The cervical vertebrae are composed of cylindrical bones (vertebral bodies) that lie in front of the spinal cord, and work with the muscles, joints, ligaments and tendons to provide support, structure and stabilization to the neck.
The first cervical vertebra is unique in that it is a ring that rotates around the second vertebral body (the odontoid). The cervical vertebrae closest to the skull are the smallest. All of the cervical vertebrae are smallerthan the vertebrae in the thoracic spine (upper back) and the lumbar spine (lower back).
Cervical Vertebrae Roles and Responsibilities
Stacked on top of each other with a cervical disc in between them, the cervical vertebrae provide strength and structure to the cervical spine and support the head. The cervical vertebrae also provide for structure and control of certain types of movement in the neck (with the movement described in terms of the two vertebral bodies that are connected), including:
- Rotation(moving the head from side to side). Most rotation of the neck takes place in the first two segments of the cervical spine, specifically the atlas (C1) and the axis (C2).
- Flexion(moving the head forward) and extension(moving the head backward). Most flexion and extension movements in the neck are controlled by the C5-C6 and C6-C7 segments of the spine. Unlike the first two cervical vertebrae, the remaining five cervical vertebrae, C3 through C7, are constructed more similarly to the rest of the spine, with three joints making up each vertebral segment (a disc in the front and two facets joints in the back)
Cervical Pain from Degeneration and Injury
Cervical Degeneration: Bone Spurs and Cervical Osteoarthritis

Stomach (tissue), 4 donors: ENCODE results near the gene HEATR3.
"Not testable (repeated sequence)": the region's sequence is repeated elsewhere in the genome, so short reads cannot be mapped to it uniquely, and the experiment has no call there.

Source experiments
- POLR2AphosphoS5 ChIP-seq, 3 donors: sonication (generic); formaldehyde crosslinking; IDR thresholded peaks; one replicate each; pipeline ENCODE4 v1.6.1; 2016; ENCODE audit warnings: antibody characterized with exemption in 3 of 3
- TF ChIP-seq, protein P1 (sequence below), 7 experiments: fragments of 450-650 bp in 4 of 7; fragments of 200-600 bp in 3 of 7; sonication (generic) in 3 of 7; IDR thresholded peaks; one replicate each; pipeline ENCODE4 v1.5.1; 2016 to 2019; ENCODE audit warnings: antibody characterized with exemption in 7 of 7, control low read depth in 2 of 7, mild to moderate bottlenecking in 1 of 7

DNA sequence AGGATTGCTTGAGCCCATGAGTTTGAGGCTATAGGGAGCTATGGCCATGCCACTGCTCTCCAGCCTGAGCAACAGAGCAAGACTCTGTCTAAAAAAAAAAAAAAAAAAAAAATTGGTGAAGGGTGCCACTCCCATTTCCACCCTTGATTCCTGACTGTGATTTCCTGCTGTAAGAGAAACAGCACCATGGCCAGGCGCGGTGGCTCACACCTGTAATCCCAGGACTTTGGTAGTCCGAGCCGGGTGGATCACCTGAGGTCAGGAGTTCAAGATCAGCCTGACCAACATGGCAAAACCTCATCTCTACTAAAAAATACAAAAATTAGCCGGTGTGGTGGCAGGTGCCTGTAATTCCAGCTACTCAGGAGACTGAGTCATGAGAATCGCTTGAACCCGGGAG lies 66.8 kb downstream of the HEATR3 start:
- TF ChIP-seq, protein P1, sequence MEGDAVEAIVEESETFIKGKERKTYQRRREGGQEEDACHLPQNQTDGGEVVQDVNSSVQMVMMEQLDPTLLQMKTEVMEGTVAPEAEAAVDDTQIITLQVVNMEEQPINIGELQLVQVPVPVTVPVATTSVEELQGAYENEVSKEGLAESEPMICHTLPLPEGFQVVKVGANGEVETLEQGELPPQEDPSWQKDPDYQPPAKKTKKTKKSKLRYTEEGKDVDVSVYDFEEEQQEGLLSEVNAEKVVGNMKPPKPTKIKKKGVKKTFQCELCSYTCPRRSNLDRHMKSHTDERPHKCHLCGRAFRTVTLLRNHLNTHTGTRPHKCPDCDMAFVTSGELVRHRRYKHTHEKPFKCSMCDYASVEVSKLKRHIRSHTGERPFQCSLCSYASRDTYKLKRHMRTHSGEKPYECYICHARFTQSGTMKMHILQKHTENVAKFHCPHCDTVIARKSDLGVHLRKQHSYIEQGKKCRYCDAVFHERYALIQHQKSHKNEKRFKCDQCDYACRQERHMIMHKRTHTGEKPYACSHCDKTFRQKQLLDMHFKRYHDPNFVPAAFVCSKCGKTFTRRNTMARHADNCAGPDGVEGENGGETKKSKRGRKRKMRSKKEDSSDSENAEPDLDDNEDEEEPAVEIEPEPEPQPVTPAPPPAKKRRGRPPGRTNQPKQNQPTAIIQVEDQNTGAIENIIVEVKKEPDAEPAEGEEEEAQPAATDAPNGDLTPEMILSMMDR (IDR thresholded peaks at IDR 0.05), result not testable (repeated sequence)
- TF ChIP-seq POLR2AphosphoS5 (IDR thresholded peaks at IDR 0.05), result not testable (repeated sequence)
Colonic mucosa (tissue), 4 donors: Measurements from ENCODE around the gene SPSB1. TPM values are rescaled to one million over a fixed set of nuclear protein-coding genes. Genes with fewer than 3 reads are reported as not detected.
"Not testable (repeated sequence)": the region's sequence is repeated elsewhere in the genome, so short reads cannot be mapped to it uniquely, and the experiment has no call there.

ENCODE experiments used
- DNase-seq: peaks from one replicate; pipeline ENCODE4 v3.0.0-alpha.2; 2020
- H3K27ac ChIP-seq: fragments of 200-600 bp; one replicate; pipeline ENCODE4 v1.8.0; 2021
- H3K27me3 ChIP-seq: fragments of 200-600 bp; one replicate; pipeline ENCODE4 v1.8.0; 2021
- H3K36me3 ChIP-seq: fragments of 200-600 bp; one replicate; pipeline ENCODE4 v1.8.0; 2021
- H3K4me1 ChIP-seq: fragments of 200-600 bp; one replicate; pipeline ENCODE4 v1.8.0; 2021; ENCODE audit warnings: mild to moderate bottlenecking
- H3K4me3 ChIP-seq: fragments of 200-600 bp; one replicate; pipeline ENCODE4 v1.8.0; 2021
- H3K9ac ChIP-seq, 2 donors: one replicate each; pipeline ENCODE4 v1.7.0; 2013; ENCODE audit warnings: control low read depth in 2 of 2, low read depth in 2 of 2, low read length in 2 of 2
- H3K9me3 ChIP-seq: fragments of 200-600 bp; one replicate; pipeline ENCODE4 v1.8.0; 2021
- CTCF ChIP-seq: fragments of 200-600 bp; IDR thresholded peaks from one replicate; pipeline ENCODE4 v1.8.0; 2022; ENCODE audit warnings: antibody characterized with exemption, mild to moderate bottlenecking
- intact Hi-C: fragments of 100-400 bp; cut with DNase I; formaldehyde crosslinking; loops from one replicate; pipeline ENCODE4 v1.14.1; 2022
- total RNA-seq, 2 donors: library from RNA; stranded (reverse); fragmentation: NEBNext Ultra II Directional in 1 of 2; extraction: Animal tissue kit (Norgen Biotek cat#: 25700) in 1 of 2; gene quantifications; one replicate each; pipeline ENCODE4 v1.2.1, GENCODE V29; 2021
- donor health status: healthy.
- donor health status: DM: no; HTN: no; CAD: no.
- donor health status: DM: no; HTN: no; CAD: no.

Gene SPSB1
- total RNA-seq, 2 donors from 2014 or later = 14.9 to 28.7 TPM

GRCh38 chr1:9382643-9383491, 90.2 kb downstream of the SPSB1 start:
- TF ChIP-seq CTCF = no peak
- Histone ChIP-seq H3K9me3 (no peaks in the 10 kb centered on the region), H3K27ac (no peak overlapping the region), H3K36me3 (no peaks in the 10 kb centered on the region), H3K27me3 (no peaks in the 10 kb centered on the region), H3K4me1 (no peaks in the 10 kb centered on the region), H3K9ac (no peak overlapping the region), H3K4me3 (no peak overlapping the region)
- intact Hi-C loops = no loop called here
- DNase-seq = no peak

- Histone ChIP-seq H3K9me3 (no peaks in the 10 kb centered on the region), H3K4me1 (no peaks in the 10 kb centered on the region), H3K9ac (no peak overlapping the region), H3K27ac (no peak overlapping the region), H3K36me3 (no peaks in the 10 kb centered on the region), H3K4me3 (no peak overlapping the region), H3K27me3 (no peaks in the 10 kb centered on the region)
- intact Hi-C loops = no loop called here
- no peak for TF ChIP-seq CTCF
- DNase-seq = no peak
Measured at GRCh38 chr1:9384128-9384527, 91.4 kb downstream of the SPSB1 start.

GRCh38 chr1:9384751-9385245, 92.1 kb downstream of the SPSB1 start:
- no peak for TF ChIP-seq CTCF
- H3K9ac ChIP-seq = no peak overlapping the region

A bone spur (medically known as an osteophyte) describes an enlargement of the facet joints, the small stabilizing joints that are located between and behind the adjacent cervical vertebrae. Bone spurs are smooth structures that can grow on the bones and tend to occur in adults over 60 years of age.
Patients with cervical bone spurs may or may not have symptoms, which could include neck pain and/or referred pain and weakness in the arms and the legs. For example, patients with cervical bone spurs may experience dull neck pain that occurs when standing. In some instances, the pain may be referred to the shoulders or prompt headaches.
However, it must be emphasized that the presence of bone spurs in and of themselves does not necessarily mean this is what is generating a patient’s pain. Most bones spurs are simply radiographic findings indicating a patient has degeneration in the neck.
Bone spurs may form as the result of cervical osteoarthritis, a condition marked by degeneration and breakdown of the cartilage between the facet joints in the cervical spine. With cervical osteoarthritis (also known as cervical arthritis), different symptoms may occur, such as pain that:
- Refers to the shoulder or between the shoulder blades
- Feels worse at certain times of the day (early in the morning, late at night)
- Calms with rest.
Rarely requiring surgery (such as when there is a vertebral fracture in the neck), cervical osteoarthritis is typically treated via rest, pain medications, chiropractic and/or traction.